Study shows we've lost five islands to climate change

Climate change has resulted in rising sea levels and erosion which have caused five reef islets in the Solomon Islands to be completely lost, increasing the devastating impact of climate change on low lying Pacific countries.

Photo Cred - Simon Albert - author provided


The newly published paper by Australian academics reveals that these five reef islets in the Solomon Islands have been lost due to climate change causing sea level rise and coastal erosion, with a further six having severe shoreline recession.

Published in the journal Environmental Research Letters, the paper focuses on Solomon Islands - which the authors describe as a global sea level rise hotspot.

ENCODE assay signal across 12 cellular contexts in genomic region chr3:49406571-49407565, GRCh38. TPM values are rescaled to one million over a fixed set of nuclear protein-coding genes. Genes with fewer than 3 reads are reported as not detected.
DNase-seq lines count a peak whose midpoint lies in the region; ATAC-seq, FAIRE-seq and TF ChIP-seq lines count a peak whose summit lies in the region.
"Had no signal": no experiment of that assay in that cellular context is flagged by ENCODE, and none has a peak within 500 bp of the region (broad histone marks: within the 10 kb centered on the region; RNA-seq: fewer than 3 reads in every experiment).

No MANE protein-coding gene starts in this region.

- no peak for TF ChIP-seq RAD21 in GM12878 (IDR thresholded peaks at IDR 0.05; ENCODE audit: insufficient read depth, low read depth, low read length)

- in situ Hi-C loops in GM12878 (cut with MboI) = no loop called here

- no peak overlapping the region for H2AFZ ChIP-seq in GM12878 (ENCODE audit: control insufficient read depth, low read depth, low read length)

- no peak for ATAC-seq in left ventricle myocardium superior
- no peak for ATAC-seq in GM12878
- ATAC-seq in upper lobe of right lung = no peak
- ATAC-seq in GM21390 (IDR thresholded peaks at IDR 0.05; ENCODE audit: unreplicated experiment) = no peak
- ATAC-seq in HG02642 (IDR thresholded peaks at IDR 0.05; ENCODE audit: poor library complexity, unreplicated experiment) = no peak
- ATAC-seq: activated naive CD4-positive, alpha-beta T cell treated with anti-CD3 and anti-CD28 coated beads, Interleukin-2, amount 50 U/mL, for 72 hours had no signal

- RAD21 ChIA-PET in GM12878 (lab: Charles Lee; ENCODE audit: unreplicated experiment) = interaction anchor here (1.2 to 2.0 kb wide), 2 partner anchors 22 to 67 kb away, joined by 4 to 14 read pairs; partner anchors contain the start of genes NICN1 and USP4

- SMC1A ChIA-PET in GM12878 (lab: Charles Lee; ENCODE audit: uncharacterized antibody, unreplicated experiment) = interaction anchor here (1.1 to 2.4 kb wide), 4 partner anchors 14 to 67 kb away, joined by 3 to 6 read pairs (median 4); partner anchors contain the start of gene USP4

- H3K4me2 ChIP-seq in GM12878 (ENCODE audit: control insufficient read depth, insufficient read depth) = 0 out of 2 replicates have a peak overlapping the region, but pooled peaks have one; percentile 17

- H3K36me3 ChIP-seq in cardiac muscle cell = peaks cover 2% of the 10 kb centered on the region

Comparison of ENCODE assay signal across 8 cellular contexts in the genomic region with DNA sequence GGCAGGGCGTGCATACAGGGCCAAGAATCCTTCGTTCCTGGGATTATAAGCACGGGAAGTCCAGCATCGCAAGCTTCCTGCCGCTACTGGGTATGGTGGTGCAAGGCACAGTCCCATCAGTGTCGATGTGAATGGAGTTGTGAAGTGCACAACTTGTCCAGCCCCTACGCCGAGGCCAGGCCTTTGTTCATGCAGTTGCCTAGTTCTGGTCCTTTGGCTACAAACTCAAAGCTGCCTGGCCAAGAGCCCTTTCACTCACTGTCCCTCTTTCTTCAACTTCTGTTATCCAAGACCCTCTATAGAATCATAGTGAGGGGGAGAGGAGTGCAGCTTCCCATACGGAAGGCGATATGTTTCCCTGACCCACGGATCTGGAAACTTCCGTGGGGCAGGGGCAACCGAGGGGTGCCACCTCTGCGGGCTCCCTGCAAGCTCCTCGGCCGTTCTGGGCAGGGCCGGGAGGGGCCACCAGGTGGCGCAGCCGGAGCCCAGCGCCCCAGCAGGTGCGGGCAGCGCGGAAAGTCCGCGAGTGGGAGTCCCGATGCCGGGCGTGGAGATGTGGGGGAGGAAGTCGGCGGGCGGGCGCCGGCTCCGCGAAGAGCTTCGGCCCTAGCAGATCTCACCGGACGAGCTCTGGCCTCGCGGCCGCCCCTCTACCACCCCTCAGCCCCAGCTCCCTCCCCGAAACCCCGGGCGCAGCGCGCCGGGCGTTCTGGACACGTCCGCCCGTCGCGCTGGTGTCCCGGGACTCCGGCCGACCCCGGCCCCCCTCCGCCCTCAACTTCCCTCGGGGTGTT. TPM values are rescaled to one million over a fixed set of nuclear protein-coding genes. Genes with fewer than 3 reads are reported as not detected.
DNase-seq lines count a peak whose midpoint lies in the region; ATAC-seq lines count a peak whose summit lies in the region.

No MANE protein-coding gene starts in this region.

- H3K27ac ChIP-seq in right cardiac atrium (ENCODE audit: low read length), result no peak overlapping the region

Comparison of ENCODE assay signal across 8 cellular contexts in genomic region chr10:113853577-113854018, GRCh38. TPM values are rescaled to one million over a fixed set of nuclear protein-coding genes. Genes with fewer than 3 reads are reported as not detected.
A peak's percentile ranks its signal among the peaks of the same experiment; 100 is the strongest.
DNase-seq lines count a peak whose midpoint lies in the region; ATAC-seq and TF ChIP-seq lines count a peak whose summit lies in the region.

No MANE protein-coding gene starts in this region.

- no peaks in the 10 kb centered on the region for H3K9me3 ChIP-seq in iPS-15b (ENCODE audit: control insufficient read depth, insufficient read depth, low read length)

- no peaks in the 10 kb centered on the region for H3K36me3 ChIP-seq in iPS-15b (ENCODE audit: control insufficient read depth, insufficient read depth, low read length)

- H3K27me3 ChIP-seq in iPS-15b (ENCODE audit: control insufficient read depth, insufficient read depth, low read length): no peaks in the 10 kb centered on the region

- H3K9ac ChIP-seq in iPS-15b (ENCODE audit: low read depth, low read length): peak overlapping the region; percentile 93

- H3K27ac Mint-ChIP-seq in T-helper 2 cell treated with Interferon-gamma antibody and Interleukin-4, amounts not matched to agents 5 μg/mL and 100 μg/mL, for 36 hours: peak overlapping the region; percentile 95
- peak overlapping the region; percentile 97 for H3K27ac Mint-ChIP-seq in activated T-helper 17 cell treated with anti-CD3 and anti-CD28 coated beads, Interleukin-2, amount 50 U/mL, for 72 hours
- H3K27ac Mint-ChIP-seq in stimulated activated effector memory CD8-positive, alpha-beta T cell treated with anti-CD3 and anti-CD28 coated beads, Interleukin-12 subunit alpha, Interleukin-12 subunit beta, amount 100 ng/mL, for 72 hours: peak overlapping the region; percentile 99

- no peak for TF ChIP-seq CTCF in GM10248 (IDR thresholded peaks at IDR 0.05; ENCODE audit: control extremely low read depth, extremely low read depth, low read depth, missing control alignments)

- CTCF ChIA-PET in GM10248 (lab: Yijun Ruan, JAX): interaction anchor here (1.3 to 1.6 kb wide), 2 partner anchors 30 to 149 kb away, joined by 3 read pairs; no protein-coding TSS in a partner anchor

In the Solomon Islands the sea has risen at almost three times the global average, that’s 7-10 mm per year since 1993.

That is in line with what to expect across much of the Pacific, as a result of human-caused sea-level rise.

Time series aerial and satellite imagery of 33 reef islands from 1947 to 2014 were studied and the information integrated with local traditional knowledge, radiocarbon dating of trees, sea-level records and wave models.

This is the first scientific evidence confirming the numerous anecdotal accounts from across the Pacific of the dramatic impacts of climate change on coastlines and people.

Researchers confirm what many in the Pacific have been trying to get across for years; that the most vulnerable to climate change are the small remote islands in the Pacific.

They say that the way islands and the communities that inhabit them respond to climate change and particularly sea-level rise is a critical issue for the coming century.